“No Zion, No cry”
by Moshe Dann
Exiled Jews used to ask “How can we sing a song of the Lord on alien soil?” But Larry Tye says Diaspora Jews have plenty to rejoice about.
Larry Tye, a medical correspondent at the Boston Globe, has written a fascinating account of seven cities that he believes represent the revival of Judaism in the Diaspora: Dusseldorf, Dnepropetrovsk (Ukraine), Boston, Buenos Aires, Dublin, Paris, and Atlanta.
Each city’s history is presented in the context of the culture in which it has developed, spiced with delightful anecdotal interviews that give the narrative an easy yet exciting flavor. Tye demonstrates that the Diaspora centers he visited are vibrant and creative, and have “more in common with one another than with the Jewish state as they search for spiritual and religious meaning in a largely non-Jewish world.”
Tye’s inquiry was motivated by his own quest for identity as a Diaspora Jew. Coming from an assimilated family with little knowledge or experience of Judaism, his journalistic curiosity prompted questions about the future of such communities. Do Jews share a common bond throughout the world? Where does he fit in? And how does the existence of the State of Israel affect the Jewish world today?
His conclusion is no surprise, given his perspective. Tye finds these Jewish communities not only enduring, but also blossoming and playing an integral part in their adopted cultures.
The major issues — assimilation, intermarriage and anti-Semitism — are, for Tye, only part of a larger picture. These communities, he discovers, share an energy and vitality, and “each had some seminal event that sparked a reawakening,” such as the influx of new immigrants, or an attack on the community itself.
Tye weaves his stories into an exciting tapestry with enthusiasm. “At the very moment when Jews have more freedom than ever to assimilate in secular society, more of them than ever are reconnecting to their Jewish culture and faith.”
In describing this phenomenon, Tye offers a real message of hope.
His sense of optimism, however, is problematic, for even as Jews struggle to maintain their identity in host cultures, one cannot dismiss the rate at which Jews are abandoning their faith. In North America the intermarriage rate is estimated to be more than 50%, and in some cities, like Denver, it is at least 75%.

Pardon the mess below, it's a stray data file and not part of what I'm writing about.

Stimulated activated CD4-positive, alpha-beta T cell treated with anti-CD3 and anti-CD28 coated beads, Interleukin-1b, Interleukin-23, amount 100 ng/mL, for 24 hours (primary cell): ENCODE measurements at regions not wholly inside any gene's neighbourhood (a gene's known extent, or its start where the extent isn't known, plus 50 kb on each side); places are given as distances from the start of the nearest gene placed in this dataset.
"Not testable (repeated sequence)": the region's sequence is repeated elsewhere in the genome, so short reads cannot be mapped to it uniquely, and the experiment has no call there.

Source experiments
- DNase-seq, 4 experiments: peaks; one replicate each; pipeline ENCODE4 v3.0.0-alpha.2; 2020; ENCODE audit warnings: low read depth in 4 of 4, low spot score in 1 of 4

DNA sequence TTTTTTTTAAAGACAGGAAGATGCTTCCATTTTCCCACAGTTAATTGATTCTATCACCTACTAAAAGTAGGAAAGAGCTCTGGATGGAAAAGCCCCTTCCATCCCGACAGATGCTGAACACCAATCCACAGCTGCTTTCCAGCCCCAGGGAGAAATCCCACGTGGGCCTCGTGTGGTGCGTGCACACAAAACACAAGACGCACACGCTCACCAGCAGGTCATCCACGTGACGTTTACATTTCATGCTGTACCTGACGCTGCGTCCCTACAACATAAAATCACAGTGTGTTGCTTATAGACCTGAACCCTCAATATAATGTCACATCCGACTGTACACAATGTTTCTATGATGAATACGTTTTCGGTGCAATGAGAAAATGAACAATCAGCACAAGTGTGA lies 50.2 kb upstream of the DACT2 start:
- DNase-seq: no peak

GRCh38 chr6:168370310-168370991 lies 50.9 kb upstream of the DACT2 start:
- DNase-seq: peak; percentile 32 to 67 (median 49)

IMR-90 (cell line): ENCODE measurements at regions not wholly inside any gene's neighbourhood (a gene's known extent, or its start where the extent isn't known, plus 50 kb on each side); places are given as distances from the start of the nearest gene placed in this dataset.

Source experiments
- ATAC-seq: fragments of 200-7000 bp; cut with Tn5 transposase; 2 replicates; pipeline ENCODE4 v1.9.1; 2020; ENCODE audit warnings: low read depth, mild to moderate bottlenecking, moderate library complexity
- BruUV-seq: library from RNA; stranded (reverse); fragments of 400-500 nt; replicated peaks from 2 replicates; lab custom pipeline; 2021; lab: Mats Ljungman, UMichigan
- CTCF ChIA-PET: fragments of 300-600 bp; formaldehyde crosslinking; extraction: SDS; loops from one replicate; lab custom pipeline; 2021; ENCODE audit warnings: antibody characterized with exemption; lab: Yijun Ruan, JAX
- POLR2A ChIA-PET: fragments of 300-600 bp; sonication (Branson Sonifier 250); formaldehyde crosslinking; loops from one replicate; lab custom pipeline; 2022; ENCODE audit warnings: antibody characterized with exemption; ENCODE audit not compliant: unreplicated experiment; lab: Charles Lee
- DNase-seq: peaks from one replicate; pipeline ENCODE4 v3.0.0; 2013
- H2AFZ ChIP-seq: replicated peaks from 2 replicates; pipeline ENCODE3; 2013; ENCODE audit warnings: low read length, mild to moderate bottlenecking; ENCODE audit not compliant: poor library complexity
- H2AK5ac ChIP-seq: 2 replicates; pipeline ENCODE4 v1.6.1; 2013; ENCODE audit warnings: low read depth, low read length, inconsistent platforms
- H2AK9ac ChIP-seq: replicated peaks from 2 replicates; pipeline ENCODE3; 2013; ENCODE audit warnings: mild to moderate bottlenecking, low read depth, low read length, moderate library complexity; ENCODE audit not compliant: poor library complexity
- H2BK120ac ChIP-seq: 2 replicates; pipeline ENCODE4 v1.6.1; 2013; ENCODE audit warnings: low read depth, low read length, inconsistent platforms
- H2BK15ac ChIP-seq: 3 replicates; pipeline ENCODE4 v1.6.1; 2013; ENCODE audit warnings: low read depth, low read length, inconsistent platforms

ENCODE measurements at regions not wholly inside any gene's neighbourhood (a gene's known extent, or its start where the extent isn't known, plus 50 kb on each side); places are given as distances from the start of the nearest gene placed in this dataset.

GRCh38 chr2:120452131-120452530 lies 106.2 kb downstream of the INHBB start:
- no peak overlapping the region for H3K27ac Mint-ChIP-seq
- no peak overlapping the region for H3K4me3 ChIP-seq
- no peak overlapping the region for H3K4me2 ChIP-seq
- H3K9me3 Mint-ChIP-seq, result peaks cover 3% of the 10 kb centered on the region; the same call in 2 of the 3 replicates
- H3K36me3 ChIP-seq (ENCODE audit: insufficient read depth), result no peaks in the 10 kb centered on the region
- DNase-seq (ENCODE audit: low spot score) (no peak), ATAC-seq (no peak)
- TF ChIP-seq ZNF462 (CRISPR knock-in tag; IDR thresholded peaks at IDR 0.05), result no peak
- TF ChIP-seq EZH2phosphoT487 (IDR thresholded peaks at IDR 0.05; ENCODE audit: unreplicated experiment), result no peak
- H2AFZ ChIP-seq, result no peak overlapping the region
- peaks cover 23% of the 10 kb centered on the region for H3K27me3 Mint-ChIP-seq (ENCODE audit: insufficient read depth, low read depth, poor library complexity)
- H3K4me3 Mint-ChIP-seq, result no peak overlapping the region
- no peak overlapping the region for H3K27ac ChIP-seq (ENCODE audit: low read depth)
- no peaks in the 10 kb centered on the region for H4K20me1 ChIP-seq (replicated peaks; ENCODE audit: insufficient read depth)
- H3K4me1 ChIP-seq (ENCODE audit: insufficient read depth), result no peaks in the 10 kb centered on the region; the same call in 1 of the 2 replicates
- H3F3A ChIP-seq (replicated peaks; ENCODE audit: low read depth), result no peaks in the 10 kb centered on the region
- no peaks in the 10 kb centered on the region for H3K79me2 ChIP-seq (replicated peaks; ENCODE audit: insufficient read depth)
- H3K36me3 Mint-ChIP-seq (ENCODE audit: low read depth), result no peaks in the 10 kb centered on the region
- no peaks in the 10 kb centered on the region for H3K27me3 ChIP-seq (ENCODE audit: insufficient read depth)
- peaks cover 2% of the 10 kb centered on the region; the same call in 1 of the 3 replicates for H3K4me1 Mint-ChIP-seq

Moreover, Tye’s neglect of outreach campaigns, such as the creative efforts by the orthodox Coalition for the Advancement of Jewish Education, is disturbing. He does not seem to appreciate the magnitude that the intermarriage crisis presents to the Jewish world because of the break with Judaism that usually follows.
Tye’s lack of appreciation for the centrality of Zionism, although discussed in his introduction and in a short epilogue, is most glaring. In an effort to boost the status of Diaspora Jews, he has denied a fundamental relationship that has sustained both communities and is grounded in both Jewish history and prayer.
Tye’s ambivalence about Israel is apparent, and perhaps natural. There is certainly enough to complain about. Many visitors are put off by what Tye notes as Israeli “arrogance” and “insolence,” “a source of pride but not necessarily a place to send their dollars or their children.”
But what Tye and so many others fail to acknowledge is Israel’s role in history.
Put simply, Israel’s existence is critical to Jews everywhere; the loss of a Jewish community — no matter how cherished — almost anywhere else in the world is not.
Tye’s failure to find meaning in the re-birth of Israel and the historic process of Ingathering, as well as his negation of the centrality of Israel, casts a long shadow over this work.
There can be a “partnership of equals,” as Tye suggests. In today’s world, no matter where we live, we all need and can learn from each other. Strong links between Jews living in Israel and those living in the Diaspora are essential to both parties. But in terms of Jewish continuity, it is Israel that truly matters, not Boston, Paris or Dusseldorf.
Jews may live in many lands, but there is and always has been only one homeland. If we don’t appreciate it, if we don’t prioritize scarce Jewish resources for its preservation — we’ll lose it.